A Twenty Dollar View – we visit Moraine Lake

Ken and I do a lot of driving in the mountains here, just like we used to in Colorado.  There seemed to be more little towns to explore in the mountains of Colorado, but that doesn’t mean there isn’t anything to see here.  In fact, the parks here are chock full of stunning views.  I bought a book last year about day trips from Calgary, and read about Moraine Lake, so last weekend, we drove up to check it out.

According to the book and to Wikipedia: “The view of Moraine Lake in Banff National Park from the top of the moraine rockpile is one of the most photographed locations in all of Canada.That view of the mountains behind the lake in Valley of the Ten Peaks is known as the Twenty Dollar View, as Moraine Lake was featured on the reverse side of the 1969 and 1979 issues of the Canadian twenty dollar bill.”

See?

Now, I must confess, we did not actually see THE Twenty Dollar View, owing to the throngs of tourists atop that rock pile. Even on a rainy day like the first day we visited, that hill was packed to bursting with so many people and we just didn’t feel up to fighting our way through so many people to trek up to the top.  Maybe next time when it’s not quite so crowded.  I did get an okay picture from that end of the lake, at the bottom of that rock pile though.

We were hoping to do a hike to the Larch Valley which my little book said is supposed to be just beautiful in the fall.  But, there were restrictions on the trail because of grizzly bear activity which meant they didn’t allow groups with fewer than 4 hikers.  They do allow you to join other small groups to make groups of 4 or more, but since it was raining last weekend, it just wasn’t the best day for hiking anyway, so there weren’t many people around the trailhead.  We did wind up hiking to the end of the lake and it was just stunning, even in the rain.

 

Over the week, Ken sent an email out to ask people at work if anyone wanted to join us this weekend and we were able to get a group together to go.  One thing about going with other people is that generally speaking, Ken and I have to get up much earlier than we are really used to.  Colin picked us up at 7:30 on Saturday, so we had to get up at 6:45!!  I never get up before 8am, but I will say that when you have a trip planned, getting up in the wee hours sort of adds to the special feel of the day.  At least it does for me. But maybe I’m just odd that way?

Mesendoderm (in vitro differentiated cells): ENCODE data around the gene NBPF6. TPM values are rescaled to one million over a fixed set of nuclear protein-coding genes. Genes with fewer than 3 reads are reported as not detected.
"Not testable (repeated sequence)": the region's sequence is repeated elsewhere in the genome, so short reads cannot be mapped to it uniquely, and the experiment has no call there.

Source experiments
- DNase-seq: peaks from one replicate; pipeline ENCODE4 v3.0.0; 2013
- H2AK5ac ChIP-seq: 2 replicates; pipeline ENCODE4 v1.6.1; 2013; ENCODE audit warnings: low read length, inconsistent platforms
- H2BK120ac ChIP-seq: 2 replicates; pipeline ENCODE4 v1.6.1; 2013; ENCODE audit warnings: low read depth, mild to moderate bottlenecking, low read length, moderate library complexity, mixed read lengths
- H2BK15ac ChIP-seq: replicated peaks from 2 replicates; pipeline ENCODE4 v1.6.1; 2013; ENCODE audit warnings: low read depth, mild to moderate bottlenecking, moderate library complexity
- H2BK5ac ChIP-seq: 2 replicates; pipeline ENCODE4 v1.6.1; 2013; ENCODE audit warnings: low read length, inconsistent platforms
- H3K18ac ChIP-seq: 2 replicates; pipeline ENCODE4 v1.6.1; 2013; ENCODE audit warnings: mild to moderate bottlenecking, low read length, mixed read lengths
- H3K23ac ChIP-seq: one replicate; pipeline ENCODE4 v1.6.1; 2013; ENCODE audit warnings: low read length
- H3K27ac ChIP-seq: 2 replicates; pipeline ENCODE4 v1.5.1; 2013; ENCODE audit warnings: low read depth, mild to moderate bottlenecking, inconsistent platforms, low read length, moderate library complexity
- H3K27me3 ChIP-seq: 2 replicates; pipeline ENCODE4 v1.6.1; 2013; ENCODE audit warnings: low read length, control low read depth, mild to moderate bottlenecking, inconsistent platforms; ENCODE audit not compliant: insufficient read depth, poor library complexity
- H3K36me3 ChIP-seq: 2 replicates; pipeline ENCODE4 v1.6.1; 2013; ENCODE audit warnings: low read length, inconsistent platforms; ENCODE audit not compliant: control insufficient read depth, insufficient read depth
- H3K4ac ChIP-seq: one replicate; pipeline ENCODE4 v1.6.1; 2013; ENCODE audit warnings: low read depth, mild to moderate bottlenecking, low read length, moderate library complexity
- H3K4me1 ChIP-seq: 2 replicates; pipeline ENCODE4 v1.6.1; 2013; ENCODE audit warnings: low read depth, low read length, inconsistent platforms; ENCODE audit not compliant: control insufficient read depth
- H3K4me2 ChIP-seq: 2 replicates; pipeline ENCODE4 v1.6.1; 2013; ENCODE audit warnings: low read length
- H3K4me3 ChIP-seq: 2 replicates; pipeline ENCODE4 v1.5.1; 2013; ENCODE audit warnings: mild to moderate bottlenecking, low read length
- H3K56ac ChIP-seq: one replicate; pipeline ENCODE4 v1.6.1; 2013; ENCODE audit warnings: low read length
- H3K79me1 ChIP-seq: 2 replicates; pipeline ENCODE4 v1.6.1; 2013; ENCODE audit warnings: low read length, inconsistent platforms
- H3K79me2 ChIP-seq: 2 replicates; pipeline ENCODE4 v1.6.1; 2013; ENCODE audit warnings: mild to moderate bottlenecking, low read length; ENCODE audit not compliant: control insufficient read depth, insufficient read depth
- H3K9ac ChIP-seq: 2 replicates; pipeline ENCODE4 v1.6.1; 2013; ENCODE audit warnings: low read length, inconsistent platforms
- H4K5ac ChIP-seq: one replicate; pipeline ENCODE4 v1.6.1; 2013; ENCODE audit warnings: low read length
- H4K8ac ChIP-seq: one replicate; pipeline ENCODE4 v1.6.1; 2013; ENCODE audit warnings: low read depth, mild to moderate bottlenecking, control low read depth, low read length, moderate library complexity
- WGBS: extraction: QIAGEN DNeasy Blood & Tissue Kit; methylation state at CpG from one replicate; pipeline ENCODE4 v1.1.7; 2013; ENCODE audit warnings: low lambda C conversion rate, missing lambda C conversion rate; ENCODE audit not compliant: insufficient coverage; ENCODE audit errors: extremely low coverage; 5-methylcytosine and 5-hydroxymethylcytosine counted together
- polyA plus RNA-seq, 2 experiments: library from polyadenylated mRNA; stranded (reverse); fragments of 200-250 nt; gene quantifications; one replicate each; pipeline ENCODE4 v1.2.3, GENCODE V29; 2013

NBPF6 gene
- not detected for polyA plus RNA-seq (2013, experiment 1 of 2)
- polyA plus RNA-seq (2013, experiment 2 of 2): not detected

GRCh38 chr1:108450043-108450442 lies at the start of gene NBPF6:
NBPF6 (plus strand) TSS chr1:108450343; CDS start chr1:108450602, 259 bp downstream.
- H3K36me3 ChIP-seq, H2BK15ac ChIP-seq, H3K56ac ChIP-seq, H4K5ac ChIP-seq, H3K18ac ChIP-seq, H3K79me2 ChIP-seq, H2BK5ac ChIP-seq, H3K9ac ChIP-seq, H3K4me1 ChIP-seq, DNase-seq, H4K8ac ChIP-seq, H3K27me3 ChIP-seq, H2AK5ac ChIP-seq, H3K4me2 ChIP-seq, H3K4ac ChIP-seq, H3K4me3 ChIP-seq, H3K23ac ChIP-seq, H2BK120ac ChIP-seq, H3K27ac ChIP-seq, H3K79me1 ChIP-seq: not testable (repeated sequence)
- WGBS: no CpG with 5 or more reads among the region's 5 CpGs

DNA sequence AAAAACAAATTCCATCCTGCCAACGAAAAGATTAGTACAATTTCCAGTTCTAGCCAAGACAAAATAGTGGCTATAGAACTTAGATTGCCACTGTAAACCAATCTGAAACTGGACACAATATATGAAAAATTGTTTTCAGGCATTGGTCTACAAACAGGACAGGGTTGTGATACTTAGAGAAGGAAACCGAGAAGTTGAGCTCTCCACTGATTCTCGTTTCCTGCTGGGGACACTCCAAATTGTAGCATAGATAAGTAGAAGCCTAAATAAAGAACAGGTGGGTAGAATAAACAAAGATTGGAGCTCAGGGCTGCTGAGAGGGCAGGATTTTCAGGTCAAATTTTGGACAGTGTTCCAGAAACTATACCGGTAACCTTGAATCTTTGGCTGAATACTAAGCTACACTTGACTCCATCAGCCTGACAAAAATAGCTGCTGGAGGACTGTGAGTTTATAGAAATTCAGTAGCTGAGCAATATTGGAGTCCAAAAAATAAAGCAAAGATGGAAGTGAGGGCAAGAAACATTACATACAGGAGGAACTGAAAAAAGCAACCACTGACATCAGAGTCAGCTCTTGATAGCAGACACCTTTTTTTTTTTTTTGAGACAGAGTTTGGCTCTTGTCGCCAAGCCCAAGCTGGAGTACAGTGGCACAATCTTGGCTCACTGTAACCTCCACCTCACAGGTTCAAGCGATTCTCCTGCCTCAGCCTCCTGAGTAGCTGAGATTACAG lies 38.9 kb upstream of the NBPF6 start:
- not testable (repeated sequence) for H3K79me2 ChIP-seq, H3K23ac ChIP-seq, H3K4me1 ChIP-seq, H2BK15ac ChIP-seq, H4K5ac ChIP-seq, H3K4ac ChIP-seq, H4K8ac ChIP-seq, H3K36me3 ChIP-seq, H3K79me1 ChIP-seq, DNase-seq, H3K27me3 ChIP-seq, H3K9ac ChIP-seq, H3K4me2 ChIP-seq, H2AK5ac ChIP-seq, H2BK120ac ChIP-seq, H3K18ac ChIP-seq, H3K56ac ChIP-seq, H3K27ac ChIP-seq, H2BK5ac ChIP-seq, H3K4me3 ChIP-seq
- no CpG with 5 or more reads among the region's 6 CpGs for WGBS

We met up with Sarah and her friend at the Moraine Lake Lodge and set out for the trailhead.  I have no pictures from the first half of the hike up because I thought I might die.  And what good are photos if you’re dead anyway?

I didn’t think it was ever going to stop going up!  And up.  And UP.  I mean, I knew I was out of shape, but good gravy!!  I felt bad for the people we were with because they almost didn’t even seem to be breathing hard, but they were nice and stopped for me when I needed to and never mentioned how red and sweaty my face was.  Bless their hearts.  (And no, I don’t mean that in that polite, but back-handed southern way.)

I wish there was a way for me to show you the switchbacks on this trail.  The Hike Alberta website and the little book I have called it a “moderate hike”, and I will just have to agree to disagree.  By the time we got to the Larch Valley, my legs felt like lead and I had to keep stopping for breath.  I hope by next year, I can do this hike and think of it as moderate…at least now I have a baseline to see if the exercise and running that I’ve started doing in the last couple of months will make any difference. Just for reference sake, the little GPS program I was using on my phone claimed that we climbed a total of 1,911 feet and hiked a total of 5.71 miles. I don’t know how accurate it is though, because it felt like about 20 miles to me. I could be wrong.

We kept climbing past the valley on up the mountain to the lake at the bottom of Sentinel Pass.  We did NOT climb the trail to the top, though.  I think we were all worn out by that time.  Me more than the others it seems.  Anyway, once I had collapsed and then lain on the ground for about an hour and eaten something to get my strength back, I was able to look around and feel like all that climbing and panting and sweating was worth it! Or, at least somewhat worth it….

Oh, what the heck…it was totally worth it!


Our group split up on the way down because Sarah and her friend had to get going and Ken wanted to take his time on the way down so he could do some photography, so it was down to Colin, Ken, and myself.  I was never so thankful for downhill trails!

 

All in all, a great day!  And we were even treated to a beautiful sunset on the drive back home to Calgary!
(After treating Colin to dinner in Banff first!)

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